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Combat the Cold and Flu           

Winter…the dreaded cold and flu season. It can be especially difficult to maintain your health and well-being during the winter months. Shorter days and longer nights give way to more time spent indoors and increased exposure to germs.

Understanding the signs and symptoms of a cold or flu are important to keeping yourself and others safe and healthy this season. Although the cold and flu are often used synonymously, there are certain symptoms that differentiate the two. While both a cold and flu often come with the quintessential coughing, sneezing, congestion and aches, flu symptoms may present more severely and are often accompanied by a fever. As always, if you begin to feel any cold or flu-like symptoms, you should distance yourself from others and contact your health care provider.

Don’t wait until you’re already feeling under the weather to prioritize your winter wellness, though! There are a number of proactive steps you can take to keep you and your loved ones healthy throughout the winter and beyond.

  1. Wash your hands. Regular handwashing prevents the spread of germs and reduces the risk of infection. Wash your hands frequently with soap and water, scrubbing for at least 20 seconds. According to the Centers for Disease Control and Prevention (CDC), if soap and water are not readily available, hand sanitizer with at least 60% alcohol can be used to effectively clean your hands.
  2. Eat a balanced diet. Eating nutritious foods helps to support the immune system. Incorporating foods that are rich in vitamins, minerals and antioxidants contribute to your overall health and may help prevent or treat a cold or flu.
  3. Get enough sleep. Sleep reduces feelings of stress and fatigue, both of which can weaken the immune system. Getting an adequate amount of sleep is critical to the body’s ability to fight infection.
  4. Disinfect commonly used surfaces. Properly disinfecting high-traffic surfaces is an important step in limiting the transmission of germs. To disinfect hard surfaces, first clean the surface with hot, soapy water then apply a registered disinfectant or stronger bleach solution. Use disinfecting products cautiously and follow the directions on the label to ensure safe and effective application.
  5. Take vitamins and supplements. Give your immune system a boost with vitamins and supplements such as Vitamin C and D to help fight infections and Zinc to reduce inflammation.  As some products may interact with prescription medications, talk with your doctor or pharmacist to see which vitamins and supplements are safe and beneficial for you.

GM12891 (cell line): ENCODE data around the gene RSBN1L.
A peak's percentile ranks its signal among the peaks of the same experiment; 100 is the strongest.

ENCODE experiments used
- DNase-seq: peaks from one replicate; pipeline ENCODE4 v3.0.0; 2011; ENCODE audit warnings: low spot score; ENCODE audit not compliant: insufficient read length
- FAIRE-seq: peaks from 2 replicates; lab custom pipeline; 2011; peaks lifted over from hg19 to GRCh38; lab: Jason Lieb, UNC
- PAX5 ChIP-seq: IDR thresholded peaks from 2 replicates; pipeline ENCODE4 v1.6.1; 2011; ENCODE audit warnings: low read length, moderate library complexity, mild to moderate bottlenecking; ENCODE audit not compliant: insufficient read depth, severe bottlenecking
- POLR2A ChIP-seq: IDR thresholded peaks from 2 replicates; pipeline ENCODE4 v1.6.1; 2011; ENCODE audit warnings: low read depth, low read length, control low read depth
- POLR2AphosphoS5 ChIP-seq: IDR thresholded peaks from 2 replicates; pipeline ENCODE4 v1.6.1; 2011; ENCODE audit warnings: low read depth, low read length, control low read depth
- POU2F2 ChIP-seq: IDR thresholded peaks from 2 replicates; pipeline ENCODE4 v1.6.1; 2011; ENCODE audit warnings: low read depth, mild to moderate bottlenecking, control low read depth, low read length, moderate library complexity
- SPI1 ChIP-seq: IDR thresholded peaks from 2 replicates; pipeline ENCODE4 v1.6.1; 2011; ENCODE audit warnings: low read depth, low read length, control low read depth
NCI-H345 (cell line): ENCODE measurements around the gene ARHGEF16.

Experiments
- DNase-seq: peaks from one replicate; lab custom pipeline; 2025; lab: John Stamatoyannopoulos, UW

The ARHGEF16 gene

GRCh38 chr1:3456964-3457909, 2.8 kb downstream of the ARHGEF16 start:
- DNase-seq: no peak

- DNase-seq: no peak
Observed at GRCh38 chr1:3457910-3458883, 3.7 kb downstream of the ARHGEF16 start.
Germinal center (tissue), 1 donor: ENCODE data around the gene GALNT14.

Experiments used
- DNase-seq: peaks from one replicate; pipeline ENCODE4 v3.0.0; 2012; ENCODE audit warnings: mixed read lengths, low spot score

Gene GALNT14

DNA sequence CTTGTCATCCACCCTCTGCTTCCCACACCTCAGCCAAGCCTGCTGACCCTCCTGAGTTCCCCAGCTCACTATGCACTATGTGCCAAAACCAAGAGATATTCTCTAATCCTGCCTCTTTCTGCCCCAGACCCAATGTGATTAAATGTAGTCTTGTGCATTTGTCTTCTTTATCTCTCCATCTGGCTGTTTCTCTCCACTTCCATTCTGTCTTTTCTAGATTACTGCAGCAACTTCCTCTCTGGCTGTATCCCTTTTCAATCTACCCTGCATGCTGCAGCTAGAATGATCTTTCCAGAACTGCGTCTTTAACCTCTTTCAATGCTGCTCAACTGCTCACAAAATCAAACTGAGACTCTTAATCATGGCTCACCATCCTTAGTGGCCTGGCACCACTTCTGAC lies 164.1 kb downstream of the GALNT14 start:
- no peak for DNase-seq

Stay Active as the Temperature Drops  

Research has established that regular exercise delivers benefits for both your physical and mental health. While it may be more convenient to step outdoors for a quick walk or an intense workout class during the warmer months, the benefits of physical activity are just as great (if not greater!) during winter.

As tempting as it may be to cozy up by the fireplace all winter long, we encourage you to commit yourself to regular physical activity. According to the CDC, healthy adults need 150 minutes of moderate-intensity physical activity each week. Whether it’s a trip to the gym, an indoor yoga class, or embracing the season with a wintery nature walk, snowshoeing or even shoveling, staying physically active pays dividends toward your overall health. However, individuals with chronic conditions such as heart problems, arthritis, or diabetes should first consult their doctor about the right types and amounts of physical activity to engage in.

Regular exercise leads to better sleep, reduced anxiety, and a lower risk of many diseases. In fact, emerging research suggests that physical activity can even help strengthen your immune system, which could have a significant impact on your well-being during the dark winter months.

In addition to local fitness centers or the great outdoors, there are countless online tools, videos and apps that provide free or low-cost tutorials to help you get moving this winter. The transition from sweaty outdoor workouts to creative indoor exercise can be simplified through the use of common household items such as your staircase, a one-gallon jug, or a backpack filled with books for weight. No matter the type of activity you choose, always use caution and be mindful of duration and intensity to limit the risk of exercise-related injury.  

Physical activity is an important aspect of your overall health and well-being. No matter where or how you do it, prioritizing safe and effective exercise is sure to help you survive and thrive this winter season. 


A Look Behind the Scenes at Pharmacy Benefit Dimensions